Long Beach resident Nestor Robles Rodriguez was an otherwise healthy 85-year-old when he went into St. Mary Medical Center in early March for a pacemaker surgery.

The procedure, however, triggered a debilitating flareup of gout, a severely painful form of arthritis that left him unable to move his arms and legs, his family said. His doctors recommended that he stay in a nursing home facility to get stronger with daily physical therapy sessions.

After much consideration, his family chose Broadway by the Sea, a 95-bed skilled nursing facility in Long Beach’s Bluff Heights neighborhood, where Robles Rodriguez’s late wife had once stayed, said his granddaughter, Evelyn Ortiz.

“We didn’t want to put him in any type of facility,” she said, “but we knew Broadway by the Sea. We thought he’d be safe there.”

He wasn’t. Nor was his family.

Broadway by the Sea, which began reporting its coronavirus outbreak in early April, has become the disease’s epicenter in a city where nursing homes account for nearly 80% of its 51 COVID-19 fatalities. Among Long Beach’s 22 nursing homes, Broadway by the Sea has the highest number of cases and deaths. As of Thursday, 31 staff members and 56 residents have been infected. Eleven residents have died.

When Robles Rodriguez was discharged from the facility on April 3, the family says Broadway by the Sea failed to notify them of its coronavirus outbreak. Within a week, he had infected two other family members, who have since recovered, before he died from coronavirus at St. Mary Medical Center on Easter Sunday, said his 35-year-old granddaughter.

“We just can’t believe nobody from Broadway ever reached out to tell us,” Ortiz said. “They should have warned us.”

Broadway by the Sea said in a statement that it cannot comment on Robles Rodriguez’s case because of patient privacy laws. But it said, generally, that the facility’s “leadership team reached out to each resident’s primary contact once we learned of a covid-positive test result for someone in our facility. We are in communication with past residents, and their primary contacts, who were in our facility at the beginning of April.”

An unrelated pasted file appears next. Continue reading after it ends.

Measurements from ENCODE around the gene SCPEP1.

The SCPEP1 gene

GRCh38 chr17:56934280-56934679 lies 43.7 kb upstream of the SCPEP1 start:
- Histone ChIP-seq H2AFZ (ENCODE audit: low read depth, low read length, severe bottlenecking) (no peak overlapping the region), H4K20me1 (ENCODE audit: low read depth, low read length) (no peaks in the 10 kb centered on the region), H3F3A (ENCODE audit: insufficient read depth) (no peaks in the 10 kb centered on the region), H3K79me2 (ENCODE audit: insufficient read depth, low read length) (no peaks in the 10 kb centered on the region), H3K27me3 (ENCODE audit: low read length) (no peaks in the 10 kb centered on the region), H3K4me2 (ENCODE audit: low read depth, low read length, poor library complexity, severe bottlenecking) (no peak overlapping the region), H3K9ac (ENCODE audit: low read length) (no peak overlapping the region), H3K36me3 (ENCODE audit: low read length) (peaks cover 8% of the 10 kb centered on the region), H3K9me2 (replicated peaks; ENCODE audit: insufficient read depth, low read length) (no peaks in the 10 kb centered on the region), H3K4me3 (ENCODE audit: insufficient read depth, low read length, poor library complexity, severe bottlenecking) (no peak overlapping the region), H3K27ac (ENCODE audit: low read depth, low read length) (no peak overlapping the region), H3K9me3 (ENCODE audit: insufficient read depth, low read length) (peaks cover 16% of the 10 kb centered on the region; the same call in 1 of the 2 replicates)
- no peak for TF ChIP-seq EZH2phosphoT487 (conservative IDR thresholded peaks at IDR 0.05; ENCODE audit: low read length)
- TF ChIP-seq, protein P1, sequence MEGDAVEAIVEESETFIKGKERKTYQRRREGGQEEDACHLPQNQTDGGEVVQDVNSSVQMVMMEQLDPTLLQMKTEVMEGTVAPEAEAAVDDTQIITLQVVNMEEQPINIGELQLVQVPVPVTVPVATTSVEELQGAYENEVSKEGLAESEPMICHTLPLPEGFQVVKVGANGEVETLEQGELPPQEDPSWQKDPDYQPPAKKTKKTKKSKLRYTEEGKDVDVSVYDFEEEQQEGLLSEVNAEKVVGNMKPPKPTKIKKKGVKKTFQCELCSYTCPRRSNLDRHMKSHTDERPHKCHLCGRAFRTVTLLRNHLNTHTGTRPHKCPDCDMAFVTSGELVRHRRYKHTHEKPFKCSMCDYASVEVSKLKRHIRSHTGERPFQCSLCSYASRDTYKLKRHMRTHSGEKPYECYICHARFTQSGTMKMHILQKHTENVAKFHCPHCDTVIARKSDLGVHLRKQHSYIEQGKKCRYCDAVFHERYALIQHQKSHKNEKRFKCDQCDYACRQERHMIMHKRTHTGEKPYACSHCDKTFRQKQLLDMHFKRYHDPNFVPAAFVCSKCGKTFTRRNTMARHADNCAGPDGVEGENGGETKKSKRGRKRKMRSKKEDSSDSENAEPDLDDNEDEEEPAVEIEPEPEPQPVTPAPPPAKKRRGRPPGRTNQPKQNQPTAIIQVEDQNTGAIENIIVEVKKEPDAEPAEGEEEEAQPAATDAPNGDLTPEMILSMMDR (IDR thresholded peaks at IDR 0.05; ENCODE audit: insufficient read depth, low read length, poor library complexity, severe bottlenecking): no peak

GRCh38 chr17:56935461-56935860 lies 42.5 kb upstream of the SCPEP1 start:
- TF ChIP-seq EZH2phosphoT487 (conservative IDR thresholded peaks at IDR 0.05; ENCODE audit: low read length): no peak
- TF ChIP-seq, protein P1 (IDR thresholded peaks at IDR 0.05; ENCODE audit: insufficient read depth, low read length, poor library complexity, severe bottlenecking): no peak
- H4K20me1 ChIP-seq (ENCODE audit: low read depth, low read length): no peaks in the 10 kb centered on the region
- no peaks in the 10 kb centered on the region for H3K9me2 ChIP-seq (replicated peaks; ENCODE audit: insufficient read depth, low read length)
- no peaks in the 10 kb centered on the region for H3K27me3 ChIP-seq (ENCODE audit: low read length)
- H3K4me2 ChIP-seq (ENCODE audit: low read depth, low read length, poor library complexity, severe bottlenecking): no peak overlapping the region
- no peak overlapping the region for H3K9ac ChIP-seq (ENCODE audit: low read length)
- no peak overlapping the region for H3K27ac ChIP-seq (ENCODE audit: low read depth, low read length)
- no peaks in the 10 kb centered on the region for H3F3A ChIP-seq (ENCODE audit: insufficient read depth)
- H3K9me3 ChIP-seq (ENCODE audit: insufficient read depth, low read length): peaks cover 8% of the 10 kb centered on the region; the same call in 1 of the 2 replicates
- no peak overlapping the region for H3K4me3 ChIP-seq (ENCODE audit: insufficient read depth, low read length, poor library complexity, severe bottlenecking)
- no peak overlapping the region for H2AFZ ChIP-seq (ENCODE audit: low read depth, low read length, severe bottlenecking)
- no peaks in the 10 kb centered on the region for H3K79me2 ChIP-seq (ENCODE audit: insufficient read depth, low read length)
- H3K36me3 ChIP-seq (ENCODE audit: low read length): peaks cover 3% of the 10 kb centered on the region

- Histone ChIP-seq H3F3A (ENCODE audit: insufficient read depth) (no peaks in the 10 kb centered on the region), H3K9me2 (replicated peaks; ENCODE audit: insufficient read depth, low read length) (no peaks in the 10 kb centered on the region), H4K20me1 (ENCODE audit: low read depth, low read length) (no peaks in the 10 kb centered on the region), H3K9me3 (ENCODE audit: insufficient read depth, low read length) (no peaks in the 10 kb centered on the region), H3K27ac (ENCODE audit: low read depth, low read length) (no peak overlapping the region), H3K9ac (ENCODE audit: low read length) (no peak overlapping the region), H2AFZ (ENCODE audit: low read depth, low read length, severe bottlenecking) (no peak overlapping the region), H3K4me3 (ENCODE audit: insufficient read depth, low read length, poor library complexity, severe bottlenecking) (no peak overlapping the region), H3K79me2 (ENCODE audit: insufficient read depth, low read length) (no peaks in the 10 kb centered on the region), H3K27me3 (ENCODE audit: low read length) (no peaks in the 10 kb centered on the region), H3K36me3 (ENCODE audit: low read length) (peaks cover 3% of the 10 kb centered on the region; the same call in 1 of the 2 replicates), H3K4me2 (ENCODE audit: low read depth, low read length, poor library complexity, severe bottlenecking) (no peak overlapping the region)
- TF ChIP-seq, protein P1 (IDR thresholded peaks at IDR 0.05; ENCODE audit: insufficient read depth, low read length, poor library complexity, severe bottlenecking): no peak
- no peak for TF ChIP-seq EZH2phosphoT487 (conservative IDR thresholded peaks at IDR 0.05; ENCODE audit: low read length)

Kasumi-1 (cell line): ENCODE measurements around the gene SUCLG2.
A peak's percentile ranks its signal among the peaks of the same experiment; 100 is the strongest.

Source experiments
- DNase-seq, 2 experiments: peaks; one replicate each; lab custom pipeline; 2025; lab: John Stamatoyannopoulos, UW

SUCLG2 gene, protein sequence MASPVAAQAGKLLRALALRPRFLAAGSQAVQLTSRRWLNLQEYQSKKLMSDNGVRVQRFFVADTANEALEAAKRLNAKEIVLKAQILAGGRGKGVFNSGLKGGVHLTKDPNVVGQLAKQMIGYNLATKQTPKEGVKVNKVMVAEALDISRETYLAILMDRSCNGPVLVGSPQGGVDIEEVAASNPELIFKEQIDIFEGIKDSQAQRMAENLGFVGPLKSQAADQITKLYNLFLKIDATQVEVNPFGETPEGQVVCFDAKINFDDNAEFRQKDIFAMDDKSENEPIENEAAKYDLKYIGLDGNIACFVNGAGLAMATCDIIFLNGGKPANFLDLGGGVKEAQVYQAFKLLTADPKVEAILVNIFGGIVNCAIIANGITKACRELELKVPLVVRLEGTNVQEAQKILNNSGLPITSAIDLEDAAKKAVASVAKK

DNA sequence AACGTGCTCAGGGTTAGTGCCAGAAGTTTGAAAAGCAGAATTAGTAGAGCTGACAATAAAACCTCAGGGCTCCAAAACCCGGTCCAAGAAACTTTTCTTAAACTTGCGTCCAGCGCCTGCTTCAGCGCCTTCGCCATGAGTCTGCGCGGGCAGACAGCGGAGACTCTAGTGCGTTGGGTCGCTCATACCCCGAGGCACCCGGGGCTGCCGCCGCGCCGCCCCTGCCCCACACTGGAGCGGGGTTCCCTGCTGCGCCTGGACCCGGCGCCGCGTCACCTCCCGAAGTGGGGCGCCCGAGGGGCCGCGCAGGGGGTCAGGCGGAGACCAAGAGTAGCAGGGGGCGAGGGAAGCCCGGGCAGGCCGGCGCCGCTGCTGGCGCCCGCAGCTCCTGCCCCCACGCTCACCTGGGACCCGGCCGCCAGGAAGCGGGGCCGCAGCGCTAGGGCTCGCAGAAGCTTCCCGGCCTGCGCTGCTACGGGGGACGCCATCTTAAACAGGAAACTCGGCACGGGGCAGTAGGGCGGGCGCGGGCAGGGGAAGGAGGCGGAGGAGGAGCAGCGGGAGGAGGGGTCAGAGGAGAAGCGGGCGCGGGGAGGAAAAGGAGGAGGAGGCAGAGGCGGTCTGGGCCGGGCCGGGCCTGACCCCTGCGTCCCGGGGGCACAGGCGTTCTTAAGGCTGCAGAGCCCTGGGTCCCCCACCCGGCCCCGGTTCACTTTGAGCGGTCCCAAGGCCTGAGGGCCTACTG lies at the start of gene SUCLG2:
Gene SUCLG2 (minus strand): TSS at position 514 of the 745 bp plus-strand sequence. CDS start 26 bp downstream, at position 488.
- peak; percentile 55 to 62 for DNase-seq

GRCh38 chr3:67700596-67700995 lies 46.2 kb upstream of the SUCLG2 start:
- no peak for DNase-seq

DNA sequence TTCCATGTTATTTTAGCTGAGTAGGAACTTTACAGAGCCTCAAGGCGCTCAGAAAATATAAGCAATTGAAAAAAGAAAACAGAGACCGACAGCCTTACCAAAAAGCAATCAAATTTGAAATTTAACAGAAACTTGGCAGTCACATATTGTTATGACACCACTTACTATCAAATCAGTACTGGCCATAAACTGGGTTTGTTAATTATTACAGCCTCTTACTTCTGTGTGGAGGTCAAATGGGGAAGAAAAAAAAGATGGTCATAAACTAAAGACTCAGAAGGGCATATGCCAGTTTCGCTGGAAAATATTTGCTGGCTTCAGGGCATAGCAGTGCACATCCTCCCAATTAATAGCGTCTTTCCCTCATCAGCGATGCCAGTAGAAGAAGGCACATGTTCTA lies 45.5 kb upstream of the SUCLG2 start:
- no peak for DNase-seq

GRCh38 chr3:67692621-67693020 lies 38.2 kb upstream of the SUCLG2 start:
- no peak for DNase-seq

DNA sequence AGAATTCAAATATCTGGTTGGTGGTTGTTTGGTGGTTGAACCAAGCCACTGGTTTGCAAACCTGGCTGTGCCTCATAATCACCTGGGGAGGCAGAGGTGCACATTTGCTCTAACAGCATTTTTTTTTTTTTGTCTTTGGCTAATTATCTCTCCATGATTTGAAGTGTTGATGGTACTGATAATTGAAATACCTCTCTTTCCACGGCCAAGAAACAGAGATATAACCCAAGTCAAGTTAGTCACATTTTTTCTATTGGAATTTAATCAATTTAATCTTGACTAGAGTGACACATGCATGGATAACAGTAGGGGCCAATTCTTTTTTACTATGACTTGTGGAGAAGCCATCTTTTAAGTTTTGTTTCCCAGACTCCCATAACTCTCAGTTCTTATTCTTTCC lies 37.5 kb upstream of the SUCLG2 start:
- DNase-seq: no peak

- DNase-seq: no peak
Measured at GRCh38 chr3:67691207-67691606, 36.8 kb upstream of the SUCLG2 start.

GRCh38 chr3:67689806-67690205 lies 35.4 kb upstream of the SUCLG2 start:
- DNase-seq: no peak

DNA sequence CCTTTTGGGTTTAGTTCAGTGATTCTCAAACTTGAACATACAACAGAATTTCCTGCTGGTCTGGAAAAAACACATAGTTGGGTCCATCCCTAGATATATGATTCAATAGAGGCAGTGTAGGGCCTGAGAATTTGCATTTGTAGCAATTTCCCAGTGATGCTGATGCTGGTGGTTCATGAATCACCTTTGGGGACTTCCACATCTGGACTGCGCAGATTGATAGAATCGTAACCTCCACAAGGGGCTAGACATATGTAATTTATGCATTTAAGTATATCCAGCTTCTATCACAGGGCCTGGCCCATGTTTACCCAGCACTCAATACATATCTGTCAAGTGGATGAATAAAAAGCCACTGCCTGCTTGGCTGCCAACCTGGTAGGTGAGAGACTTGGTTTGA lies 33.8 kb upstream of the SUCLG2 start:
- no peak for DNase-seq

The facility was unavailable to clarify whether it had specifically contacted all past residents or their contacts during those early days of its outbreak.

Born in Mexico, Robles Rodriguez immigrated to Southern California 50 years ago and started his own gardening business in Huntington Beach.

“He was super funny and charismatic,” Ortiz, the granddaughter, said. “I never met anyone that didn’t like him. He would give you anything. I feel like his entire life he lived to help others.”

Nestor Robles Rodriguez

Robles Rodriguez stayed in Broadway by the Sea for physical therapy for about three weeks, Ortiz said. After his discharge, he went to live with Ortiz’s mother in Long Beach but soon developed weakness, confusion and body aches.

“He just sounded really sleepy every time I would talk to him on the phone,” Ortiz said. “We thought maybe it was the muscle relaxers.”

When his condition deteriorated a week after his nursing home discharge, Robles Rodriguez’s family called an ambulance to take him to St. Mary Medical Center. At the hospital, Ortiz said she mentioned to a nurse that her grandfather had been a resident at Broadway by the Sea. The nurse told her that the hospital had seen many coronavirus patients from that facility.

“I kind of panicked,” Oritz said.

The next morning, Robles Rodriguez tested positive for the disease, according to Ortiz. He died on April 12.

Ortiz said she called Broadway by the Sea to notify them of her grandfather’s death and ask why nobody had called her family to warn them of the outbreak so they could take precautions.

She said an administrator disclosed to her that the facility had seen its first positive case—a patient from St. Mary Medical Center—around April 3 when Robles Rodriguez was discharged. The administrator said the facility had been working hard to notify family members for all of its residents but had possibly not contacted some residents discharged that week, Ortiz said.

Ortiz said her father and mother, who had been caring for Robles Rodriguez, both started developing severe flu-like symptoms just days after the family patriarch’s death.

Ortiz said her mother began self-isolating because she believed she had contracted the virus. The symptoms became so bad that both her mother and father were admitted to the hospital, where they tested positive for COVID-19. Both are better now, Ortiz said. But fallout from the nursing home’s failure to alert them about the outbreak could have been even worse, Ortiz said.

“Our entire family could have been infected,” she said.

During her grandfather’s final days in the hospital, Ortiz wasn’t able to visit him because of the virus. But she said she’s thankful that a nurse let her and her cousins do a video call with him before he died.

“We loved him so much,” she said. “He was everything to everyone.”